“Zika, therefore, continues to require a swift response that will be best managed with partnerships between governments, public health agencies, medical and scientific communities,  and industry leaders,” he says. “These partnerships are essential for success.
We at Takeda feel it is important to collaborate with the global health community to urgently address the challenges associated with the Zika situation.”

The U.S. population is at risk of Zika infection not only while traveling, but also through mosquito-borne transmission as well as through sexual transmission, says Jon Heinrichs, Ph.D., R&D lead on Zika vaccine, Sanofi Pasteur.

“Overall, a combined effort is the best way to contain the virus, including vector control, behavioral changes in people, protection during sex to prevent sexual transmission, and a vaccine,” he says. “Preventing mosquito-borne transmission hasn’t worked well for other Flavivirus diseases, and we don’t think it can be the complete picture here.  A vaccine is a critical part of the public health effort in the United States.”

Zika belongs to the Flavivirus family of viruses, which includes yellow fever, dengue, and West Nile virus, which spread to people through mosquito bites. Because the Aedes species of mosquitoes that spread Zika virus is found throughout the world, there is concern that Zika will continue to spread to new countries and regions. Unlike other Flaviviruses, however the Zika virus can be sexually transmitted.

The WHO estimates that more than 2 billion people are directly at risk for infection. Most people who become infected with the Zika virus do not become sick. For the 20% of people who do develop symptoms, the most common symptoms are fever, rash, joint pain, and conjunctivitis.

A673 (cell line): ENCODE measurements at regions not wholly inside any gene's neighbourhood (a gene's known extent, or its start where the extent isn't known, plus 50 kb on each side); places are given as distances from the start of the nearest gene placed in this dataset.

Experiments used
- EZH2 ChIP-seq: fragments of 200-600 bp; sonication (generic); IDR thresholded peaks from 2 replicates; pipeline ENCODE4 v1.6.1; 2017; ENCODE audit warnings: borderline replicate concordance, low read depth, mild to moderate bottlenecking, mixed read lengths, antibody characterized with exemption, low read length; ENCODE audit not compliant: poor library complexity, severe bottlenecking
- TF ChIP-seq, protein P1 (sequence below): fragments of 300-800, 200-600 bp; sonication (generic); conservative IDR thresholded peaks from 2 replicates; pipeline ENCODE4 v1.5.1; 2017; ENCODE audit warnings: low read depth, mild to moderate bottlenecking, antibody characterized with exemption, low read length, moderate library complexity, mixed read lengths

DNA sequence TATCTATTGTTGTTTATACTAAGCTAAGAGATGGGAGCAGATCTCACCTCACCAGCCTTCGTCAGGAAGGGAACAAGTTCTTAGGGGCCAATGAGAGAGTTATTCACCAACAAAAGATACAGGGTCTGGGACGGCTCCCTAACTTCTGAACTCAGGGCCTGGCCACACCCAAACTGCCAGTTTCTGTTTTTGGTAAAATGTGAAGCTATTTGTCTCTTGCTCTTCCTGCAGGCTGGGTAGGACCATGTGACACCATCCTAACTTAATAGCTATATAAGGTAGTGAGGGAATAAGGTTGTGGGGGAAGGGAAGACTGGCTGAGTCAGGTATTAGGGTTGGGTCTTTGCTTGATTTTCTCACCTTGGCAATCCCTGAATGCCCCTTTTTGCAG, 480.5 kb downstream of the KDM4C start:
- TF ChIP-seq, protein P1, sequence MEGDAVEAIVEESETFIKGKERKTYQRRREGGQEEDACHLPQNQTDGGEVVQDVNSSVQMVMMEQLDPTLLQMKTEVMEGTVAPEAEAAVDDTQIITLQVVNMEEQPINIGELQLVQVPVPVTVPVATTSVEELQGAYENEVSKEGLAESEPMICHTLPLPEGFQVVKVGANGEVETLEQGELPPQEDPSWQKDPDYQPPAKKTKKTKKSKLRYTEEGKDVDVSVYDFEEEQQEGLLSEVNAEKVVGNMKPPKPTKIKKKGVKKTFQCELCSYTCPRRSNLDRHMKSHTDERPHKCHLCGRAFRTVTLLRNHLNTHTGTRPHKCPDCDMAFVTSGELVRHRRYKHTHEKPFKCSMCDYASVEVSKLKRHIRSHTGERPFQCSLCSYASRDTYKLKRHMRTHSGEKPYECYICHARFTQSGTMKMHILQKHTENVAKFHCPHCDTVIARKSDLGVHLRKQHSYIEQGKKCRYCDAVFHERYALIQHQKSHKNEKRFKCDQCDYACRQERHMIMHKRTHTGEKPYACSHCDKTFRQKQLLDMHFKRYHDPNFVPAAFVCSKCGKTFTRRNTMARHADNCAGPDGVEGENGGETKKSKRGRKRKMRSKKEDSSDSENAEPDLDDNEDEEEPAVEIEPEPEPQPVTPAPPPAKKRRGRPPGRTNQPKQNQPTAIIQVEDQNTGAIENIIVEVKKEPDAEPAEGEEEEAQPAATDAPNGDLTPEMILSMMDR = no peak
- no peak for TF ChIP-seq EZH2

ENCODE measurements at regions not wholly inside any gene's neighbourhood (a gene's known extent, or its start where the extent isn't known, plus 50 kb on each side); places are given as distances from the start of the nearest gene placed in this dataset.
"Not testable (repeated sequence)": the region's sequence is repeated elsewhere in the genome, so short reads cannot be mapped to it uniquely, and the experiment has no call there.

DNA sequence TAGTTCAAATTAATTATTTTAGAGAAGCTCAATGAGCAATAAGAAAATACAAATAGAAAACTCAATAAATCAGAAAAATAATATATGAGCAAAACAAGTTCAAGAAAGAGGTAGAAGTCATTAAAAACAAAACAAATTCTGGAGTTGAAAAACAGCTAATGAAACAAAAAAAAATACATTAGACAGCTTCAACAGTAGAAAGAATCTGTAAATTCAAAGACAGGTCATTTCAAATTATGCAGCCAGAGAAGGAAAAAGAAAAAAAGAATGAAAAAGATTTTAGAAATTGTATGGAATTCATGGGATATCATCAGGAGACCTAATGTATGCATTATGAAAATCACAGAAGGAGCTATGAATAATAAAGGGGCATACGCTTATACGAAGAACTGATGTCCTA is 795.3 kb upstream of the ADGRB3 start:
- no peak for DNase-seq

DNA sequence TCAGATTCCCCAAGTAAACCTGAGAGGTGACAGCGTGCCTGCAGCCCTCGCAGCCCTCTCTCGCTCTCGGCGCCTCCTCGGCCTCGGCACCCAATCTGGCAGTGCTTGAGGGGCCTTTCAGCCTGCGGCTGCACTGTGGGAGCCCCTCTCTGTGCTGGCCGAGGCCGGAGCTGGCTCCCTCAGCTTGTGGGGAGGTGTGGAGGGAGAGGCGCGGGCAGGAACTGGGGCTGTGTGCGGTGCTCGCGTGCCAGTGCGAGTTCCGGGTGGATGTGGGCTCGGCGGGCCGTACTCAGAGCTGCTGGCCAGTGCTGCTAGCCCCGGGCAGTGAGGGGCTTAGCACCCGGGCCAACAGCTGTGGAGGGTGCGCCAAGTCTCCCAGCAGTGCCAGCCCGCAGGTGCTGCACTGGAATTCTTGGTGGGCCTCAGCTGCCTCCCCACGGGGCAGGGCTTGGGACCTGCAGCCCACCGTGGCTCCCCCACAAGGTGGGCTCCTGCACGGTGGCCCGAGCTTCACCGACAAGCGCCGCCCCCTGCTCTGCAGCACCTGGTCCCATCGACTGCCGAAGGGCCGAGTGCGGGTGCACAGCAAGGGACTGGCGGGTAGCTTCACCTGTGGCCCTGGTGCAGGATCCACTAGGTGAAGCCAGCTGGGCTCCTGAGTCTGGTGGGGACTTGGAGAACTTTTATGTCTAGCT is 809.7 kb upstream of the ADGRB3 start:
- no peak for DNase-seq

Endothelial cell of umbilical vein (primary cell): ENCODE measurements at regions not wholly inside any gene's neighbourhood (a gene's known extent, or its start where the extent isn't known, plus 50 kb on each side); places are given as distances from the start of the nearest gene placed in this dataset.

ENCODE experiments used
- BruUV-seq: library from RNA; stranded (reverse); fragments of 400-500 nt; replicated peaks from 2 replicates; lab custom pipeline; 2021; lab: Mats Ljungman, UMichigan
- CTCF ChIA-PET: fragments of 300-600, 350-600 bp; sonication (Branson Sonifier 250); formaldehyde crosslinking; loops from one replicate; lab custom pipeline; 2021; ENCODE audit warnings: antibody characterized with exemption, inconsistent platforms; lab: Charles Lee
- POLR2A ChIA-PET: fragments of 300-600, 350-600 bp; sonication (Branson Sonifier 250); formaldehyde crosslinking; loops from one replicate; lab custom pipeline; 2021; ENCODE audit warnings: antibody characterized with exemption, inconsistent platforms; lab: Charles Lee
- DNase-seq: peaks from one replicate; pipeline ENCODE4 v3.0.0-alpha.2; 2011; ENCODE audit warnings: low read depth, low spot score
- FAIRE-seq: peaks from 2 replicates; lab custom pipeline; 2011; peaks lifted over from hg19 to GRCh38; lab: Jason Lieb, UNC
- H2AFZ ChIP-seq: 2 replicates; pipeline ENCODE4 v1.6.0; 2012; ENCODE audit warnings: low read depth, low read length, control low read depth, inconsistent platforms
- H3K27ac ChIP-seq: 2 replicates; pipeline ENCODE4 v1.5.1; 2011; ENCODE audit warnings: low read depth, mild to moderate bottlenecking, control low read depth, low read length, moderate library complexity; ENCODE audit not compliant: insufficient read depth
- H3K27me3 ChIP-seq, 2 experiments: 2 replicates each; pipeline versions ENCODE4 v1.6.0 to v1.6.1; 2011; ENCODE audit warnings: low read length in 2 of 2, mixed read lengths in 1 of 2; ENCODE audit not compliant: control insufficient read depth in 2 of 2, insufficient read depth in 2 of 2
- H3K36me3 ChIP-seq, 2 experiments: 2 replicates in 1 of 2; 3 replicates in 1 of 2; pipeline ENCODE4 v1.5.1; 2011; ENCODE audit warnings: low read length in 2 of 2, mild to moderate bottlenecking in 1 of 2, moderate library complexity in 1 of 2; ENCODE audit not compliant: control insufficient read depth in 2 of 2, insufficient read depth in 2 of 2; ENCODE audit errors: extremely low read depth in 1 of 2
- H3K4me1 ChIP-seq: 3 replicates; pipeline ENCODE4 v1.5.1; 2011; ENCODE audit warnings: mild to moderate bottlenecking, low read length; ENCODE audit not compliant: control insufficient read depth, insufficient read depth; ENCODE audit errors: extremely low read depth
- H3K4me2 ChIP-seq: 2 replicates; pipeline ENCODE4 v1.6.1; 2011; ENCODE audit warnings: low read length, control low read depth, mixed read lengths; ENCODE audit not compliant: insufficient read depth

But infection with the Zika virus during pregnancy can cause serious birth defects, including microcephaly, a condition where a baby’s head and brain are smaller than normal and the brain has not developed properly. This can result in seizures, developmental delays, intellectual disabilities, and hearing and vision problems.

In December 2016, the CDC released results of a study that showed that the Zika virus can cross the placenta and infect the fetus’s brain. Additionally, Zika virus RNA can continue replicating in fetal brains and in placentas for more than seven months. The RNA levels were found to be about 1,000 times higher in the infants’ brains than in the women’s placentas, according to the study published in CDC’s Emerging Infectious Diseases journal. The researchers found the Zika virus infects Hofbauer cells, a type of migratory immune cell in the placenta. Because the Hofbauer cells can move freely throughout the placenta, they may help transfer the virus to the fetus’s brain. Once there, the virus can infect various types of brain cells.